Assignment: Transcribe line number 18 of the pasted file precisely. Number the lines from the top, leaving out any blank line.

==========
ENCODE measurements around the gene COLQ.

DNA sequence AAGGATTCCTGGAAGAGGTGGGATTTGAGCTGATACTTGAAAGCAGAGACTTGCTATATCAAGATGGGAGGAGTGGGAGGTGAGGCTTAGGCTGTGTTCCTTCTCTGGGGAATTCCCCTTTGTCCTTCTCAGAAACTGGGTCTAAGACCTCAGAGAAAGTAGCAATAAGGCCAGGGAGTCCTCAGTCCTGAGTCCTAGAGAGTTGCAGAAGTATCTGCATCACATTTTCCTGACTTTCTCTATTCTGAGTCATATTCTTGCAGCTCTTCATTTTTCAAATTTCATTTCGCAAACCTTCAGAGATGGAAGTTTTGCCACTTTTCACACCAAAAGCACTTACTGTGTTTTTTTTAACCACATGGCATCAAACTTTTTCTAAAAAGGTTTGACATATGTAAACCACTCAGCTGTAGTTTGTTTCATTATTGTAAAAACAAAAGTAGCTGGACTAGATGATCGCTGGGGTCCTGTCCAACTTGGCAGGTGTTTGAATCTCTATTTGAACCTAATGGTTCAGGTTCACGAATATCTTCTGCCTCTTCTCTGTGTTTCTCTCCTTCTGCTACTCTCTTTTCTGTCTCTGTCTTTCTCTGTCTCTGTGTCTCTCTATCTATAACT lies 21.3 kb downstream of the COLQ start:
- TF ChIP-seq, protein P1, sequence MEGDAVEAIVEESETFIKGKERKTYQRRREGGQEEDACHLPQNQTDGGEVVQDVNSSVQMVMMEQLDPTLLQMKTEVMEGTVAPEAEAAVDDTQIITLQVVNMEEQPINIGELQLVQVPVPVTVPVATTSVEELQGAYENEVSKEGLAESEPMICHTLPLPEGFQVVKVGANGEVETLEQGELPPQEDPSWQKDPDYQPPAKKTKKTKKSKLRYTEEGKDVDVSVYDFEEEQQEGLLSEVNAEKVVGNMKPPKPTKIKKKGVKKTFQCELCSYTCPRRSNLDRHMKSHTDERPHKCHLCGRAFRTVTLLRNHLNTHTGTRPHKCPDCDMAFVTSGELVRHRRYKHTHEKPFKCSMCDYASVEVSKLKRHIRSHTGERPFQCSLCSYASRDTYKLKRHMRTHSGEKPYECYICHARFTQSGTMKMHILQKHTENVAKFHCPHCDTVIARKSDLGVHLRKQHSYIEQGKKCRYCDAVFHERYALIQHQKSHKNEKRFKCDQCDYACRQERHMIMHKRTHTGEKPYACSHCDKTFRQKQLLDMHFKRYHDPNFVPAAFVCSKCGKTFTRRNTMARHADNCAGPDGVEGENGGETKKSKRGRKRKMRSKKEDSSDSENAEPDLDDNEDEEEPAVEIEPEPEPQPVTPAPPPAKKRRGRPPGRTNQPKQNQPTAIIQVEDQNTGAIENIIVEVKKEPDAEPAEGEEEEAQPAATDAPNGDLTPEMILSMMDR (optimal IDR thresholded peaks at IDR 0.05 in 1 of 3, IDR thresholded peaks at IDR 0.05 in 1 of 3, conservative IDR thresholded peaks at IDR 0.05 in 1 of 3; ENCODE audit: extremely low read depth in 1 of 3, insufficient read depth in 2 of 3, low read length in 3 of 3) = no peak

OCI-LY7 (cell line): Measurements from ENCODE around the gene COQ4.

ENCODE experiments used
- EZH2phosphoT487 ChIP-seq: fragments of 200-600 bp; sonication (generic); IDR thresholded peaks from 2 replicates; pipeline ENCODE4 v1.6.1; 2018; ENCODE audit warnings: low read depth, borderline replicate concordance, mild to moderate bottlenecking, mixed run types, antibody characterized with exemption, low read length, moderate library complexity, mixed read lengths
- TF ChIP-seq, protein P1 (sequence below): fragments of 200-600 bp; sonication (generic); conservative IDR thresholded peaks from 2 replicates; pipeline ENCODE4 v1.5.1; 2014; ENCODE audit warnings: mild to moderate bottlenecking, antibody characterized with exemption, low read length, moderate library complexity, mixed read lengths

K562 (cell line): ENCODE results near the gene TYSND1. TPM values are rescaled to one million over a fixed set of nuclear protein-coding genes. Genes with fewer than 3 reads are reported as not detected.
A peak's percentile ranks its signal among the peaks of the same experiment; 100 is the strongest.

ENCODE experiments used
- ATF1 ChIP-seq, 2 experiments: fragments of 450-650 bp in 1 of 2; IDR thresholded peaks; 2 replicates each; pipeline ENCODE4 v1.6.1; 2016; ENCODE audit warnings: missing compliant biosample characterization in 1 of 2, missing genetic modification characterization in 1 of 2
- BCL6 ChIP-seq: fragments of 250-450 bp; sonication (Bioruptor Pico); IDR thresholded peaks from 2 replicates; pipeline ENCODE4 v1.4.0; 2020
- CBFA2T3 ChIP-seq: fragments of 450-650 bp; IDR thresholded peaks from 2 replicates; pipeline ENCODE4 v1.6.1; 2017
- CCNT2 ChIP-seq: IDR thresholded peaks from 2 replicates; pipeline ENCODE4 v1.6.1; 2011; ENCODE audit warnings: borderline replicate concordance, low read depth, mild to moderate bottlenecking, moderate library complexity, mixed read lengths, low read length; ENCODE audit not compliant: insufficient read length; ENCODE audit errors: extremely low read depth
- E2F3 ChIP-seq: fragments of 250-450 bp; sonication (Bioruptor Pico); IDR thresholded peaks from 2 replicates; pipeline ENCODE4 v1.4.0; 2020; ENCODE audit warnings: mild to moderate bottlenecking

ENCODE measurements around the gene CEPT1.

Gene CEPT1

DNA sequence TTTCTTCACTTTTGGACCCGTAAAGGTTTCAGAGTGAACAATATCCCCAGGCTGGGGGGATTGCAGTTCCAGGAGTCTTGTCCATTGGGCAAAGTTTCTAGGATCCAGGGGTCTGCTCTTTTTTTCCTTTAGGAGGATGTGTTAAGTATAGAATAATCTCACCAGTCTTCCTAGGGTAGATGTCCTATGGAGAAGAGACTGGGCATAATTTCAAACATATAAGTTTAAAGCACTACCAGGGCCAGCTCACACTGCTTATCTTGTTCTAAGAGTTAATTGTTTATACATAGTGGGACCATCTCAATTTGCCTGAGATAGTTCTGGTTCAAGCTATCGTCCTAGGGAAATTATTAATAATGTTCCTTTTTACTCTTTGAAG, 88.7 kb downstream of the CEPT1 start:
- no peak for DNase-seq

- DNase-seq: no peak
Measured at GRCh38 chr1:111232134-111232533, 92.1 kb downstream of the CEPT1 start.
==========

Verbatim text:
DNA sequence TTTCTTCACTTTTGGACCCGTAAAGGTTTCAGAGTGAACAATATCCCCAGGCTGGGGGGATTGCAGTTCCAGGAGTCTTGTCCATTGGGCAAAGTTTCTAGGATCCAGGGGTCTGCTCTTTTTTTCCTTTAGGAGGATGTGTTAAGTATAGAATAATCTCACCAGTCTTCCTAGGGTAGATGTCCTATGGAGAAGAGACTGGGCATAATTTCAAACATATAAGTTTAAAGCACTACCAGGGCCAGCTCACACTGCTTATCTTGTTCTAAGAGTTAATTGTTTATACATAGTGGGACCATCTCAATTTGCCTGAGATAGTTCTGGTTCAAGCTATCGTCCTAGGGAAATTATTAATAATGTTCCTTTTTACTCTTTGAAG, 88.7 kb downstream of the CEPT1 start: